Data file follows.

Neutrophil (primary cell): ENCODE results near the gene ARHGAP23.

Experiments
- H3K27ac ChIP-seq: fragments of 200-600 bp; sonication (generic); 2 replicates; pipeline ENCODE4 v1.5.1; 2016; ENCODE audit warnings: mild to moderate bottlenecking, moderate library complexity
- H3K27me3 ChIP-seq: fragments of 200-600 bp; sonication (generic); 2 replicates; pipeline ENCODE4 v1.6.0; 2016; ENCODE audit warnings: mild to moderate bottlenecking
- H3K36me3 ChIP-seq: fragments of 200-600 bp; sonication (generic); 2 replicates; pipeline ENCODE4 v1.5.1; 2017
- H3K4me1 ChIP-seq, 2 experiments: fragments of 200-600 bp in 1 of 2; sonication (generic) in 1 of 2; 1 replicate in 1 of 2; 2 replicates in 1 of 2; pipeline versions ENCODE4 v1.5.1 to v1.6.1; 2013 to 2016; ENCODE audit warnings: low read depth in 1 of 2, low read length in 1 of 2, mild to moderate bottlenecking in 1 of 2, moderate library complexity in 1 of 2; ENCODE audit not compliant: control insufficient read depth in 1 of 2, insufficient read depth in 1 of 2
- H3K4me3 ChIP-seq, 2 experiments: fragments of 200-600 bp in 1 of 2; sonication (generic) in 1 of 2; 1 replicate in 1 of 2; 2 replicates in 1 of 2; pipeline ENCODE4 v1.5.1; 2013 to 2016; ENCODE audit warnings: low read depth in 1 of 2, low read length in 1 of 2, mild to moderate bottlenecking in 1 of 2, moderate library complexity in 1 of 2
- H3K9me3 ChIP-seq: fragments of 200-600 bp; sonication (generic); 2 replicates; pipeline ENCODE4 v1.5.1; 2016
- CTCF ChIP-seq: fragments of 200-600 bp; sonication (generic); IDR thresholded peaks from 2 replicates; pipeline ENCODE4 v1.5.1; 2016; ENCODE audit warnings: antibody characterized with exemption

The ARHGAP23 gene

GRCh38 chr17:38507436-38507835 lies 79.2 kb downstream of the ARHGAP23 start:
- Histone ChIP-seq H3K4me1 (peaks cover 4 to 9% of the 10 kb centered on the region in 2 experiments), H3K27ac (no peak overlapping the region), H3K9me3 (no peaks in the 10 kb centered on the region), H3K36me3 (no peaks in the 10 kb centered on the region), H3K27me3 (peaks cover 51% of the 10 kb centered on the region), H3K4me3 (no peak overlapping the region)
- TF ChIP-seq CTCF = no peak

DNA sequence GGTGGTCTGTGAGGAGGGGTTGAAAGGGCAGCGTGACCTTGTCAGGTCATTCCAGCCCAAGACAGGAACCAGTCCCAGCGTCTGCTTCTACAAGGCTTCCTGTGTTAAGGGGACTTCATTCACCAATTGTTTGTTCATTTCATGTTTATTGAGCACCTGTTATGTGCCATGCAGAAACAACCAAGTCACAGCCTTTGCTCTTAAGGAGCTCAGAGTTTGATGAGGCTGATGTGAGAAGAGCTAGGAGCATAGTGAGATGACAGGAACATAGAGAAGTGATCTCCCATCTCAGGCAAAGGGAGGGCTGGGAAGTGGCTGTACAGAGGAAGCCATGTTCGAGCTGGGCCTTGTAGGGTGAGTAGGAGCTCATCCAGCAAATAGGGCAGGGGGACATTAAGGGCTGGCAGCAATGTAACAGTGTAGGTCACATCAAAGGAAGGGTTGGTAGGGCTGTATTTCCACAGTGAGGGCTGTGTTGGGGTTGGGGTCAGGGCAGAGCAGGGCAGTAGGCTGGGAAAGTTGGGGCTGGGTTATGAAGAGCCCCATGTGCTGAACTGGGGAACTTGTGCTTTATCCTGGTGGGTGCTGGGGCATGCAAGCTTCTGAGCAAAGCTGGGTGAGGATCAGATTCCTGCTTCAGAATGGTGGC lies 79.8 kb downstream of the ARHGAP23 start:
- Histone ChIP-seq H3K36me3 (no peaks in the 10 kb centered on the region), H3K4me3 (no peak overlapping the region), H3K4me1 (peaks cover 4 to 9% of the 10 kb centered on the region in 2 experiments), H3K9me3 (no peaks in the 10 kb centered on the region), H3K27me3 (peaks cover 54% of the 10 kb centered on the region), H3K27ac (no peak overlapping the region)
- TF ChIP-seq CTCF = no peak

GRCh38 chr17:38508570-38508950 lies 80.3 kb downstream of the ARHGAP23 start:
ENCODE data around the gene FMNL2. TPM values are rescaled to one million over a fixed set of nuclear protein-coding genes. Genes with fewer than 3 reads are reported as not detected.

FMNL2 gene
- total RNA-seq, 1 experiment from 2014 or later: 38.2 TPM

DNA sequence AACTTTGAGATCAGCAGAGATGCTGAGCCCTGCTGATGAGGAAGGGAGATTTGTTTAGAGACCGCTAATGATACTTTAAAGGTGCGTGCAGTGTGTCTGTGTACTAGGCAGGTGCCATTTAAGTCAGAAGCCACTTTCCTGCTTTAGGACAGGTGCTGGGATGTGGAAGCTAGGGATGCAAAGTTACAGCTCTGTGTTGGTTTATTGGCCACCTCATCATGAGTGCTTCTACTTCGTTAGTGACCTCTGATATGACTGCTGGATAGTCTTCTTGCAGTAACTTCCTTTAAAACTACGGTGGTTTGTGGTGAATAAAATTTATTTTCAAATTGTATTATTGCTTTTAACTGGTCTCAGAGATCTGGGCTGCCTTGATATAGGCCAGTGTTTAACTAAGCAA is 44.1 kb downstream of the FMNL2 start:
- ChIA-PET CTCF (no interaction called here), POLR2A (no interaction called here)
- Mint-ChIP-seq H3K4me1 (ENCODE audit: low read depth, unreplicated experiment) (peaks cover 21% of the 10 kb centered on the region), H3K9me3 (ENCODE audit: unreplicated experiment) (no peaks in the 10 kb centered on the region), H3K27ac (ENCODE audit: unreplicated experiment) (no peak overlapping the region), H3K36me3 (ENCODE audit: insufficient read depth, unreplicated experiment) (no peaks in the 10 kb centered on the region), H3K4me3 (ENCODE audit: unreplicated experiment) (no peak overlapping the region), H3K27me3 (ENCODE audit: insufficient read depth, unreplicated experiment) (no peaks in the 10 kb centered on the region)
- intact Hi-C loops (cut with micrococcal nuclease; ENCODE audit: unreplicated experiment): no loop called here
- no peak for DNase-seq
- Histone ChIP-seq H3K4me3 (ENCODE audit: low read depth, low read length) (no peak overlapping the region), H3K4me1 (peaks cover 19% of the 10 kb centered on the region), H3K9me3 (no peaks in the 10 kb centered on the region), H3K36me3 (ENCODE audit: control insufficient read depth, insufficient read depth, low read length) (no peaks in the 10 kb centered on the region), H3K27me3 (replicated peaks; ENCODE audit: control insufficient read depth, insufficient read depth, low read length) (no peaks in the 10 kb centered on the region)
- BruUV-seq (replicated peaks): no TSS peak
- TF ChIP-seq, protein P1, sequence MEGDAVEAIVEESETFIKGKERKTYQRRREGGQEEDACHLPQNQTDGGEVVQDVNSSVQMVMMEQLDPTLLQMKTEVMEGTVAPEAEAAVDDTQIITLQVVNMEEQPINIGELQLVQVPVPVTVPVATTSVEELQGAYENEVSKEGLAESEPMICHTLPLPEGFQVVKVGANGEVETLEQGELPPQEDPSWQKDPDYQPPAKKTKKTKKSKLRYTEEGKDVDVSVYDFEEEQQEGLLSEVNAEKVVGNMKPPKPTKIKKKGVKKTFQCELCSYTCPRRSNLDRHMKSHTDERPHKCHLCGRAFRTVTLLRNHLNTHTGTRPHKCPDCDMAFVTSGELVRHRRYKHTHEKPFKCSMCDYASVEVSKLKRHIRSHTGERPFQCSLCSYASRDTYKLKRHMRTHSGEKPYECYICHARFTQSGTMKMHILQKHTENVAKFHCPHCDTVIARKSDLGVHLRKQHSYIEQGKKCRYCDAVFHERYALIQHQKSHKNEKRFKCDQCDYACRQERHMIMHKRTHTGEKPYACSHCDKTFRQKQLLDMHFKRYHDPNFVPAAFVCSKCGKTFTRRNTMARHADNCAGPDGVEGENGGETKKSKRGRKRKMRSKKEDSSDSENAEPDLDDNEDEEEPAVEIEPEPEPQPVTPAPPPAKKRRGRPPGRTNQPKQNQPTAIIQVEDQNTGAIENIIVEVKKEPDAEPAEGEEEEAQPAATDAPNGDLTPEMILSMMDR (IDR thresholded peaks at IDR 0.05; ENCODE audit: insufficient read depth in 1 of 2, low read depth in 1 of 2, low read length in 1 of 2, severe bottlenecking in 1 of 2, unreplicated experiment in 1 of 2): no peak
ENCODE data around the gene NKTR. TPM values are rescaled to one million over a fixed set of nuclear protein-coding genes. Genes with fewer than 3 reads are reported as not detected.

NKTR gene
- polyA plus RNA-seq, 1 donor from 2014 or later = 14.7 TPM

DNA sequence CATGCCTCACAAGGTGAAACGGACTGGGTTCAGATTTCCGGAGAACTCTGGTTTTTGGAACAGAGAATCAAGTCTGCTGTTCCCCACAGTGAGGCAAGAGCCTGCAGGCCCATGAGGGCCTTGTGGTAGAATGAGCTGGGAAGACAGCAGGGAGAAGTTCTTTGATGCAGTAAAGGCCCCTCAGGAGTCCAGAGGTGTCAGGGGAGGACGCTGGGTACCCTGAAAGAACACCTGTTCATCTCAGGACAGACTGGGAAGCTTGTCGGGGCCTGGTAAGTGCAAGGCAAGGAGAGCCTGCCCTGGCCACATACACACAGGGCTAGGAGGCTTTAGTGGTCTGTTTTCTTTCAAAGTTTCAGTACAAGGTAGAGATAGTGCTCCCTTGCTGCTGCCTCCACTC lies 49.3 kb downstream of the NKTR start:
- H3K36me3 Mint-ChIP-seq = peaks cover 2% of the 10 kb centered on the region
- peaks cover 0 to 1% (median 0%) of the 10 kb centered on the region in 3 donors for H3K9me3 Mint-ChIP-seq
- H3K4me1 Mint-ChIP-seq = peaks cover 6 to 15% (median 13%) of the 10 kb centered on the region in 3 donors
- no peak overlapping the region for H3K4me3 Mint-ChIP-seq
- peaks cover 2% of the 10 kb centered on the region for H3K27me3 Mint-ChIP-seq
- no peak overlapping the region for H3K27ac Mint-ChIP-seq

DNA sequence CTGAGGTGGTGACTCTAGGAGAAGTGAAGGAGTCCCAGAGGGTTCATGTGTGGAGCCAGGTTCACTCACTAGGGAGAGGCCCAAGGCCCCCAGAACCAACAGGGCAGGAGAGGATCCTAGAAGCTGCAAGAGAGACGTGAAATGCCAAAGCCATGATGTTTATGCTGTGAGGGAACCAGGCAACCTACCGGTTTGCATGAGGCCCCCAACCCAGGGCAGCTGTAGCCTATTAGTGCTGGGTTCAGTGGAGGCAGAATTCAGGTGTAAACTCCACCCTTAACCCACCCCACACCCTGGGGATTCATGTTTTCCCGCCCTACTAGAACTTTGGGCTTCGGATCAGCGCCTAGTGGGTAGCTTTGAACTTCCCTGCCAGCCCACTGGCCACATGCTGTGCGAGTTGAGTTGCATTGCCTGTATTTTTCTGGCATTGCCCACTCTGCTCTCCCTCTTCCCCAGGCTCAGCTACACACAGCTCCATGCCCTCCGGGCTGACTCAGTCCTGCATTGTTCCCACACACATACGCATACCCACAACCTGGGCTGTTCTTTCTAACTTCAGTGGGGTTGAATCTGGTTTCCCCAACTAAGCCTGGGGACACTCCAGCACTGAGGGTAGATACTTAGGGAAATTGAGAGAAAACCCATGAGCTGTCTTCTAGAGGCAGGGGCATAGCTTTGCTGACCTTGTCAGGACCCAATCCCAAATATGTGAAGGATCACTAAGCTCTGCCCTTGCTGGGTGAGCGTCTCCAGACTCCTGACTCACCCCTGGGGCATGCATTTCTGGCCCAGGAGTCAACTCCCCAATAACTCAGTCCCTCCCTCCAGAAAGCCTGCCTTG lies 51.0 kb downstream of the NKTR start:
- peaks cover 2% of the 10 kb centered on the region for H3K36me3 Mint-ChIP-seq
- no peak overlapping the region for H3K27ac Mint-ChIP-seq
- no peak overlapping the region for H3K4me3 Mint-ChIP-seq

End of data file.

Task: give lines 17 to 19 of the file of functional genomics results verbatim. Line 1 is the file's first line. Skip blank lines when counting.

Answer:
GRCh38 chr17:38508570-38508950 lies 80.3 kb downstream of the ARHGAP23 start:
ENCODE data around the gene FMNL2. TPM values are rescaled to one million over a fixed set of nuclear protein-coding genes. Genes with fewer than 3 reads are reported as not detected.

FMNL2 gene